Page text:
Bench heights varied for the work being performed. In all cases decorating benches were normal table heights. Footrests were widely used. They were either built into the bench structure or were separate. Chairs were either artist’s stools or office chairs with lumbar supports and were mobile. Slant boards or armrests were used on decorators’ benches so those jobs needing precise movements could be done slightly above elbow level. This provides decorators with support when trying to keep a steady hand as the elbows remain in a relaxed position close to the body taking the stress out of the shoulder and upper arm muscles. Where muscle strength is required the task should be performed slightly below elbow level. The most successful workstations were U shaped with shelves built into the front so storage was very close at hand. For work that needed water, benches were customized with both a sink and tap, or a bucket set into the benchtop. More detailed information will be available at http://johanna.demaine.org
Crucial to the above are poorly organizes work systems and processes that can cause stress on muscles and tendons. This takes into the account the effect the following can have:
- Unpredictable workflows
- Urgent deadlines which may necessitate prolonged worktime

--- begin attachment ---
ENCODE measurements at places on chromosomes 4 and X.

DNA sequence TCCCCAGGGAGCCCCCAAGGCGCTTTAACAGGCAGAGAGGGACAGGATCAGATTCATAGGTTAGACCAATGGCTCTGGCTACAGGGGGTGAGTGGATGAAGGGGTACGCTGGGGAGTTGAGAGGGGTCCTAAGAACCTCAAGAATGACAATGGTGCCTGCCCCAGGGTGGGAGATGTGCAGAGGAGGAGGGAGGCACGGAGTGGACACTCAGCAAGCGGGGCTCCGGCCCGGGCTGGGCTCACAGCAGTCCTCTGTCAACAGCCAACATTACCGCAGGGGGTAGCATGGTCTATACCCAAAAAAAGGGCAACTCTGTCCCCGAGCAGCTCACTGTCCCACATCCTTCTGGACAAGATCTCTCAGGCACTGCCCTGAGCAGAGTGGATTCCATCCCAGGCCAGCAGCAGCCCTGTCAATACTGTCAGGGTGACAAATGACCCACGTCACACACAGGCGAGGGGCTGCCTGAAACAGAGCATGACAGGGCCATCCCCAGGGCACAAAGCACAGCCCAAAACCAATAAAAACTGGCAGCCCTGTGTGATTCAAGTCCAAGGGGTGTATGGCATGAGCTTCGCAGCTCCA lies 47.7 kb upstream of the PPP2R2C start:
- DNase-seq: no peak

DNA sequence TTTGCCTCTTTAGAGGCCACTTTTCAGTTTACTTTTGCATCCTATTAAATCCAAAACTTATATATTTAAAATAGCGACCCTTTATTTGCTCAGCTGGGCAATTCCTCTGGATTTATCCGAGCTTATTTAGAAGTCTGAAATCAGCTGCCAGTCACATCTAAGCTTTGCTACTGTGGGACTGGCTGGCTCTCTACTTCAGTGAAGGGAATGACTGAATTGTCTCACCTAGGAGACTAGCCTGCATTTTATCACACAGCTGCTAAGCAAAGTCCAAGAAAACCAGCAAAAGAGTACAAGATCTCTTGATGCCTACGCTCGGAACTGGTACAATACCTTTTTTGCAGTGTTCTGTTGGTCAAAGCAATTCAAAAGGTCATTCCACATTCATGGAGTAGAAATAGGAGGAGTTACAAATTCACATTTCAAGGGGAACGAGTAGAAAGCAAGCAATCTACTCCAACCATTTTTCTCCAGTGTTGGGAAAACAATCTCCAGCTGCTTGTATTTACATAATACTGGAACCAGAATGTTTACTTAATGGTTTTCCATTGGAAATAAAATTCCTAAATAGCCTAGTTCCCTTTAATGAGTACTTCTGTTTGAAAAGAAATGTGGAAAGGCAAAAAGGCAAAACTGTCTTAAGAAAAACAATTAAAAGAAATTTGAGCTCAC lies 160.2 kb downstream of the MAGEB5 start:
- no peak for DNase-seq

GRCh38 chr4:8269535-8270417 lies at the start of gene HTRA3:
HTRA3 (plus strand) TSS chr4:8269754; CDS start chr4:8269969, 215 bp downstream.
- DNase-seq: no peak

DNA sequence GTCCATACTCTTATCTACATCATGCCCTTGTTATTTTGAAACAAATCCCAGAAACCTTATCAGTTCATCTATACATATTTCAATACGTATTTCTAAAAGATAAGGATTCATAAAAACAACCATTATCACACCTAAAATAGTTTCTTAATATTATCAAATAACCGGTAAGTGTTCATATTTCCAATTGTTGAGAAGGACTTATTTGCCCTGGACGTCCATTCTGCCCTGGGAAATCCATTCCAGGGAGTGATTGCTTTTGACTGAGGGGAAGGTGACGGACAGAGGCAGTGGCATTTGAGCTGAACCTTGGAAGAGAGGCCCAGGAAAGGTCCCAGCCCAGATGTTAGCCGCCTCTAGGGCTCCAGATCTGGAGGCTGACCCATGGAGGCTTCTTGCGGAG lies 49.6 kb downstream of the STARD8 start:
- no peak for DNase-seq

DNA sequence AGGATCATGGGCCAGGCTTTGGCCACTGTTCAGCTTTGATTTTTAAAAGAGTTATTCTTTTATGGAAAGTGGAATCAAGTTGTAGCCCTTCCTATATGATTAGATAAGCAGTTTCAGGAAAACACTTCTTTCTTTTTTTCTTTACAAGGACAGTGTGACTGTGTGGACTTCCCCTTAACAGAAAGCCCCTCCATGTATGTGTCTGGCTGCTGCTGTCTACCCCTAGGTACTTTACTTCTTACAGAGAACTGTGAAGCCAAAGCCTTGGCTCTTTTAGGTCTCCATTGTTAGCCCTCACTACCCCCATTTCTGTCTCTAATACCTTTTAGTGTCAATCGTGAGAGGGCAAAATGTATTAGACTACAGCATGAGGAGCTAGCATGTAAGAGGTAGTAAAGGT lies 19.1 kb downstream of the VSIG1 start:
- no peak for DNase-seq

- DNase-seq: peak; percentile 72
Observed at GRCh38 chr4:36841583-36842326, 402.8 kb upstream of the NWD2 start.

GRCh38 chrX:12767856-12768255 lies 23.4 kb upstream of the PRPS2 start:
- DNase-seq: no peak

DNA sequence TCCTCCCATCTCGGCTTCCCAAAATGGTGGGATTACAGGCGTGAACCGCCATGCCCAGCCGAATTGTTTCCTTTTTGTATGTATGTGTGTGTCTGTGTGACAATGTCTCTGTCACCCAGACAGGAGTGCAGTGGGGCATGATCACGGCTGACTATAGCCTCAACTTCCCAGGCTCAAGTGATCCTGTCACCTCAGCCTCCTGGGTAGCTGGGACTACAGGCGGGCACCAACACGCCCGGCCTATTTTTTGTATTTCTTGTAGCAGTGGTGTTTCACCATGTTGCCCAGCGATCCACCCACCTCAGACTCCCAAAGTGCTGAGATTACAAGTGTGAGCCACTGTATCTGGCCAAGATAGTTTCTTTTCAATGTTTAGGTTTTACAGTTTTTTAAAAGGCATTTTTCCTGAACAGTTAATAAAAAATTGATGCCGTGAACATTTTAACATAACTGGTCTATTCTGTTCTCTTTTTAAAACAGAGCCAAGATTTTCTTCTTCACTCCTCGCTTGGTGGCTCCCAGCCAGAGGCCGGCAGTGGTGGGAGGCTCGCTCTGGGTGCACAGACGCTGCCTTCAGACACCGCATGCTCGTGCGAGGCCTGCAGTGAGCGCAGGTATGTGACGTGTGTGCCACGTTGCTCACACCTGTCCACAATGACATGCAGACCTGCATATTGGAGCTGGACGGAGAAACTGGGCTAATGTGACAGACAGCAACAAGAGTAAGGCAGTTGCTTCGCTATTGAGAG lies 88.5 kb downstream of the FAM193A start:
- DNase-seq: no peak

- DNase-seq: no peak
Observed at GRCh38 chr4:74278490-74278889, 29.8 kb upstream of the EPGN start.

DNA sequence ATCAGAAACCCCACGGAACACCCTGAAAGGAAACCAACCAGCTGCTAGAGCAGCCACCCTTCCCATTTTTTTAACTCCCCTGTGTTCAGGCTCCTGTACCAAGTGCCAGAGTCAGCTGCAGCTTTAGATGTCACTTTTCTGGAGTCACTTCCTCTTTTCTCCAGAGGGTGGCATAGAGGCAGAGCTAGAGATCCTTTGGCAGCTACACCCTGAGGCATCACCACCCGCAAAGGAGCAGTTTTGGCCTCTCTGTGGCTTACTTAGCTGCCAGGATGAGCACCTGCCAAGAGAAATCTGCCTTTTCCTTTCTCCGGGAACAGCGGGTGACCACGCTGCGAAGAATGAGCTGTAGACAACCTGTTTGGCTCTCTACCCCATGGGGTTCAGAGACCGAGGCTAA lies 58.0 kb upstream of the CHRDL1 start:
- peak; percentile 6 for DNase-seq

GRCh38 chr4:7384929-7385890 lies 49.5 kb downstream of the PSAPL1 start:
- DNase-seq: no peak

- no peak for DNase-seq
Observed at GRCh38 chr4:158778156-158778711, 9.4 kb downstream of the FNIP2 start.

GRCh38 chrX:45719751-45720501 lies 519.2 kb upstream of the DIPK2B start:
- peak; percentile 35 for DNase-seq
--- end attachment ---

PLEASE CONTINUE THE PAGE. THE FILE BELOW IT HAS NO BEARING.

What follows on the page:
- No variation in tasks which can cause overuse of specific muscles and tendons
- Lack of breaks to change routine or
- Lack of training for specific tasks
All the factories that I visited employed either all or some of the following practices.
- Reorganization of work so repetitive and non repetitive activities were staggered
- Frequent short rest breaks where work could not be varied or rotated
- Realistic work rates
- Simple exercises at workstation to reduce muscle tension
Royal Copenhagen Porcelain employs a physiotherapist who comes daily to the factory to coordinate exercise programs with the workers.
All factories visited focussed on adequate lighting for tasks to be performed. Decorating benches all had extra reading/table lamps as well as ample overhead fluorescent lighting suspended at lower levels from the high ceilings.
Some factories supplied the workers with protective clothing. This was more in the areas of production, clay making and glazing. The fabric used for the clothing at Royal Doulton was Pertex, which is used in the manufacture of rainwear. It has protective properties but still allows the fabric to breathe. Most decorators did not have protective clothing. At Staffordshire Enamels, the glazers/sprayers wore latex or surgical gloves because of the lead content of the glaze. However these gloves wore worn with cotton liners so that the skin could not develop an allergy to latex by constant exposure.